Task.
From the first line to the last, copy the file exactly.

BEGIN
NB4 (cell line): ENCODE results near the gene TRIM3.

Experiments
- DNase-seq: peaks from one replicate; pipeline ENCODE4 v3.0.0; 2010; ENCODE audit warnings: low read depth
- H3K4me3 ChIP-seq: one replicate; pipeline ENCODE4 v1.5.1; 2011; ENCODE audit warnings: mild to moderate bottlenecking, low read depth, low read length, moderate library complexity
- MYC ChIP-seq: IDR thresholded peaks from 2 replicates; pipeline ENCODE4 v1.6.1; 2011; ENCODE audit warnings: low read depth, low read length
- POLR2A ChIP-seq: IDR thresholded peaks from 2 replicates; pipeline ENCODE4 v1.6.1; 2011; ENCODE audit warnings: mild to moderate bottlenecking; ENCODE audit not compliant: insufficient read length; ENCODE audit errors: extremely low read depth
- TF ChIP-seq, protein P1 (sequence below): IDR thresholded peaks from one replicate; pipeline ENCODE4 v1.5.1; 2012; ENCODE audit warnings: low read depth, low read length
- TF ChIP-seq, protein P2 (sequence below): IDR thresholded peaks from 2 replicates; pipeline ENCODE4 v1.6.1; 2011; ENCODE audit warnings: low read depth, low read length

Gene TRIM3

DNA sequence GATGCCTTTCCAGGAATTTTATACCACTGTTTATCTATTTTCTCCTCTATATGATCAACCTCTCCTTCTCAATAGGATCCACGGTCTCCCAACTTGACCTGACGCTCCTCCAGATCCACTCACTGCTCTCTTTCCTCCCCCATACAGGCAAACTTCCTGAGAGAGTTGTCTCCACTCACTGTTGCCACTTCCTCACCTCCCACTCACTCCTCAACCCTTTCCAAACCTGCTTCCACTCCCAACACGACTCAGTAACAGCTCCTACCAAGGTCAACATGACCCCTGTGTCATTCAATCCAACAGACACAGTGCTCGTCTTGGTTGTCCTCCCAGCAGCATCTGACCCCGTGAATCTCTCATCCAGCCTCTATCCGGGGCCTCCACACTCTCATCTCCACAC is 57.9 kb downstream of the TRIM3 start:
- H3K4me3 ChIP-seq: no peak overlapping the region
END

NB4 (cell line): ENCODE results near the gene TRIM3.

Experiments
- DNase-seq: peaks from one replicate; pipeline ENCODE4 v3.0.0; 2010; ENCODE audit warnings: low read depth
- H3K4me3 ChIP-seq: one replicate; pipeline ENCODE4 v1.5.1; 2011; ENCODE audit warnings: mild to moderate bottlenecking, low read depth, low read length, moderate library complexity
- MYC ChIP-seq: IDR thresholded peaks from 2 replicates; pipeline ENCODE4 v1.6.1; 2011; ENCODE audit warnings: low read depth, low read length
- POLR2A ChIP-seq: IDR thresholded peaks from 2 replicates; pipeline ENCODE4 v1.6.1; 2011; ENCODE audit warnings: mild to moderate bottlenecking; ENCODE audit not compliant: insufficient read length; ENCODE audit errors: extremely low read depth
- TF ChIP-seq, protein P1 (sequence below): IDR thresholded peaks from one replicate; pipeline ENCODE4 v1.5.1; 2012; ENCODE audit warnings: low read depth, low read length
- TF ChIP-seq, protein P2 (sequence below): IDR thresholded peaks from 2 replicates; pipeline ENCODE4 v1.6.1; 2011; ENCODE audit warnings: low read depth, low read length

Gene TRIM3

DNA sequence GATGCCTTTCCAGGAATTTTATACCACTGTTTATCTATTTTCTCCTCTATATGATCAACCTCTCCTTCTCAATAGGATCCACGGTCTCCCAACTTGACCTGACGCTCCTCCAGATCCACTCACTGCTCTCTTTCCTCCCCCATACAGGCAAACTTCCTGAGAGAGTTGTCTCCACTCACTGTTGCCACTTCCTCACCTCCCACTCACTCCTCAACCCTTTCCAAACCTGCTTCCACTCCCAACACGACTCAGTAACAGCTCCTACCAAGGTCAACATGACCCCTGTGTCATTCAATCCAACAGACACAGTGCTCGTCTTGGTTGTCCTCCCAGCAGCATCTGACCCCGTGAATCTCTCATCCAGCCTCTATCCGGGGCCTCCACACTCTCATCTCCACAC is 57.9 kb downstream of the TRIM3 start:
- H3K4me3 ChIP-seq: no peak overlapping the region